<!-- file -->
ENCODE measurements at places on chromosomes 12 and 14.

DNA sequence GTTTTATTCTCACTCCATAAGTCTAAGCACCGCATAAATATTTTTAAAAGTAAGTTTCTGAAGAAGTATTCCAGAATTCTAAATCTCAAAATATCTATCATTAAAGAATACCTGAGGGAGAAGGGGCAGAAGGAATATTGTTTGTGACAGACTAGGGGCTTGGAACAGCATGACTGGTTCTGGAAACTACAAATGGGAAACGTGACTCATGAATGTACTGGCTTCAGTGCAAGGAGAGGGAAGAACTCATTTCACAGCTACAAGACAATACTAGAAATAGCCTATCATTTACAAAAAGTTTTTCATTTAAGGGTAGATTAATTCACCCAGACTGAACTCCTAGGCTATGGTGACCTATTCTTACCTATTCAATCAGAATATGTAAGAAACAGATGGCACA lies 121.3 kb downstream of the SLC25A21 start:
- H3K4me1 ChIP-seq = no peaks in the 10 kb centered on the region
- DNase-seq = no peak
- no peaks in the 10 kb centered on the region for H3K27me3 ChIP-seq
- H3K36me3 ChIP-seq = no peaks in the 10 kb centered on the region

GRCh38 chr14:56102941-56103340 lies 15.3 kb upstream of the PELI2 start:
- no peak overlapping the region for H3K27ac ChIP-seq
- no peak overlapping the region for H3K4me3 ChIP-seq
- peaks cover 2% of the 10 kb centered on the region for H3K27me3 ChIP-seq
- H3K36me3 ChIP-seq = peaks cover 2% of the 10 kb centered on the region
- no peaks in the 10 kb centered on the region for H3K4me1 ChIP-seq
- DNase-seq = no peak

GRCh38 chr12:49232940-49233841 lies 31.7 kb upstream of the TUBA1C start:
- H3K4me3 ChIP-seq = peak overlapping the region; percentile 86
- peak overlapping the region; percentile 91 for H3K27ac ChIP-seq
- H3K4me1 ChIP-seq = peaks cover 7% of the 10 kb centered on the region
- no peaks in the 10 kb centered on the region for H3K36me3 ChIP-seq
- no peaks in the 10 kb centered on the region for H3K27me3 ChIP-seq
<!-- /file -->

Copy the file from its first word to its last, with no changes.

ENCODE measurements at places on chromosomes 12 and 14.

DNA sequence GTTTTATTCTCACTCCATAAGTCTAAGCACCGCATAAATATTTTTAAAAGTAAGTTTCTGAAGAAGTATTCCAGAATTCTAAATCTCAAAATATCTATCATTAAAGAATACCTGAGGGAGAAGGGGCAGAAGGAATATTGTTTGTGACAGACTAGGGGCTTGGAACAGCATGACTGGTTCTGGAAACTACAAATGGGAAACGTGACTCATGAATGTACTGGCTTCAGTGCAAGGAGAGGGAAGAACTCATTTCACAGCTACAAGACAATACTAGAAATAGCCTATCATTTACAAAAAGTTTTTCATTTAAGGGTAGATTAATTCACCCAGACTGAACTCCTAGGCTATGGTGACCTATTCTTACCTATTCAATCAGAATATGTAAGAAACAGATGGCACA lies 121.3 kb downstream of the SLC25A21 start:
- H3K4me1 ChIP-seq = no peaks in the 10 kb centered on the region
- DNase-seq = no peak
- no peaks in the 10 kb centered on the region for H3K27me3 ChIP-seq
- H3K36me3 ChIP-seq = no peaks in the 10 kb centered on the region

GRCh38 chr14:56102941-56103340 lies 15.3 kb upstream of the PELI2 start:
- no peak overlapping the region for H3K27ac ChIP-seq
- no peak overlapping the region for H3K4me3 ChIP-seq
- peaks cover 2% of the 10 kb centered on the region for H3K27me3 ChIP-seq
- H3K36me3 ChIP-seq = peaks cover 2% of the 10 kb centered on the region
- no peaks in the 10 kb centered on the region for H3K4me1 ChIP-seq
- DNase-seq = no peak

GRCh38 chr12:49232940-49233841 lies 31.7 kb upstream of the TUBA1C start:
- H3K4me3 ChIP-seq = peak overlapping the region; percentile 86
- peak overlapping the region; percentile 91 for H3K27ac ChIP-seq
- H3K4me1 ChIP-seq = peaks cover 7% of the 10 kb centered on the region
- no peaks in the 10 kb centered on the region for H3K36me3 ChIP-seq
- no peaks in the 10 kb centered on the region for H3K27me3 ChIP-seq